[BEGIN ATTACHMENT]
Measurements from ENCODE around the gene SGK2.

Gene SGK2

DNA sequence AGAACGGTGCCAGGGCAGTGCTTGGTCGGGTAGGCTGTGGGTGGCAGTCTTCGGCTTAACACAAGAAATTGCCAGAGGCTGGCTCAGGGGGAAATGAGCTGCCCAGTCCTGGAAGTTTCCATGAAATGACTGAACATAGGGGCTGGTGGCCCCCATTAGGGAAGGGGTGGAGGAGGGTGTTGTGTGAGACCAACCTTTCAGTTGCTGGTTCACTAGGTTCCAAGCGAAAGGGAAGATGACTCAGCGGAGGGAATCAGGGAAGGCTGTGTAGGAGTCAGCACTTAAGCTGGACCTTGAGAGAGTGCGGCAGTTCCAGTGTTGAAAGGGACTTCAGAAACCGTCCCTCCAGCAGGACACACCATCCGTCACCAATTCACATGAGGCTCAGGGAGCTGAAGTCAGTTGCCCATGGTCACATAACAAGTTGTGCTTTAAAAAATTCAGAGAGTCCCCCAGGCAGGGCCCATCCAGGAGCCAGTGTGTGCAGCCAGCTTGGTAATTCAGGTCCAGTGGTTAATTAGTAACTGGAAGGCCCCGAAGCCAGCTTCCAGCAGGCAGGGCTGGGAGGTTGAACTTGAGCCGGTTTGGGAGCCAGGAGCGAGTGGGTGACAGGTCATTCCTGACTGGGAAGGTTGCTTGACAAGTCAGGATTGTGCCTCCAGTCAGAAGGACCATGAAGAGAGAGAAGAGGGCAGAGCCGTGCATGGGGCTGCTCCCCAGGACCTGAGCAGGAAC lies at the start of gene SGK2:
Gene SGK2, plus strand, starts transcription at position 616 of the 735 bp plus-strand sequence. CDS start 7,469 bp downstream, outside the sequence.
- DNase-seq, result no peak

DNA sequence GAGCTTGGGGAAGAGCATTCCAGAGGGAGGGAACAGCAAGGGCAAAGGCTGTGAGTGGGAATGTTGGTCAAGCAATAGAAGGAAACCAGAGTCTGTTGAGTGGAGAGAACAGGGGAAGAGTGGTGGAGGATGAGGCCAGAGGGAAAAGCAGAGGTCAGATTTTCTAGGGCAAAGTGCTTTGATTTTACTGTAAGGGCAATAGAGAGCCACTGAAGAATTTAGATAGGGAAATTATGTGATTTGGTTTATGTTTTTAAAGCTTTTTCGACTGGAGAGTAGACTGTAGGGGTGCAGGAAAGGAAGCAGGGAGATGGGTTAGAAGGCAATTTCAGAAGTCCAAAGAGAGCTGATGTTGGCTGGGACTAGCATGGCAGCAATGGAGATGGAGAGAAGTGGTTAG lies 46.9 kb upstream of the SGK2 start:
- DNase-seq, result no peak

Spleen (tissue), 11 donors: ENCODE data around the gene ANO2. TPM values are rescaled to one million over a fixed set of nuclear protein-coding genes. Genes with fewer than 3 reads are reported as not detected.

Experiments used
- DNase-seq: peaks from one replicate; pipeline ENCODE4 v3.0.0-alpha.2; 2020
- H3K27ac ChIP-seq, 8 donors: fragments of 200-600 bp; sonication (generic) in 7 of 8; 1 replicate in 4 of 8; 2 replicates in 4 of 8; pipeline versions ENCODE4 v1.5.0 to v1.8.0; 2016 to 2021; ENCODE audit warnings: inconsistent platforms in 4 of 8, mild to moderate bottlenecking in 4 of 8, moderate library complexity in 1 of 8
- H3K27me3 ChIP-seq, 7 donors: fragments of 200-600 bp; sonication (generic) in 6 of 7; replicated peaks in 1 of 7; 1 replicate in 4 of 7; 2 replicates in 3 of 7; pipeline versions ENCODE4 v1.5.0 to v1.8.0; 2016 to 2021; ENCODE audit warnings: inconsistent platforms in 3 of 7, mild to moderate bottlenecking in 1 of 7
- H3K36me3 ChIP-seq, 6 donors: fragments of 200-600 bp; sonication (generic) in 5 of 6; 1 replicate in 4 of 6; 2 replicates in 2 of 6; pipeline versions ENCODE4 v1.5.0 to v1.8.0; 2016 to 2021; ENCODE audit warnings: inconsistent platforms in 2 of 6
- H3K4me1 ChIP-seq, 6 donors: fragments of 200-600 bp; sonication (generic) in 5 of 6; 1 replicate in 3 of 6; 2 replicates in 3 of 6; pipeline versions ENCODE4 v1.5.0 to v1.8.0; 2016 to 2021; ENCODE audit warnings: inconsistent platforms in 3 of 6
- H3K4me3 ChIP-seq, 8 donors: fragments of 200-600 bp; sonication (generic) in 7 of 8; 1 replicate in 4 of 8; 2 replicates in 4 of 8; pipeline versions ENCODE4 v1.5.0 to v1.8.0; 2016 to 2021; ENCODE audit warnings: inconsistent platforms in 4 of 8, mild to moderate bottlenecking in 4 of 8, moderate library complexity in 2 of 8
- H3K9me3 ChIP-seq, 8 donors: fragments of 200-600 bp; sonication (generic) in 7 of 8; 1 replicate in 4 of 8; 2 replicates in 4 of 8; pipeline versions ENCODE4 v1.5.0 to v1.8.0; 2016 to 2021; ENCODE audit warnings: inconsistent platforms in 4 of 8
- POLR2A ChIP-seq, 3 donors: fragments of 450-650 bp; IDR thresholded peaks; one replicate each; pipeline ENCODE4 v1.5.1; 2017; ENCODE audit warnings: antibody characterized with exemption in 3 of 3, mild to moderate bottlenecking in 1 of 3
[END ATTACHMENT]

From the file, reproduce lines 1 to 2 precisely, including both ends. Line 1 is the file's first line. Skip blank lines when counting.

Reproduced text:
Measurements from ENCODE around the gene SGK2.

Gene SGK2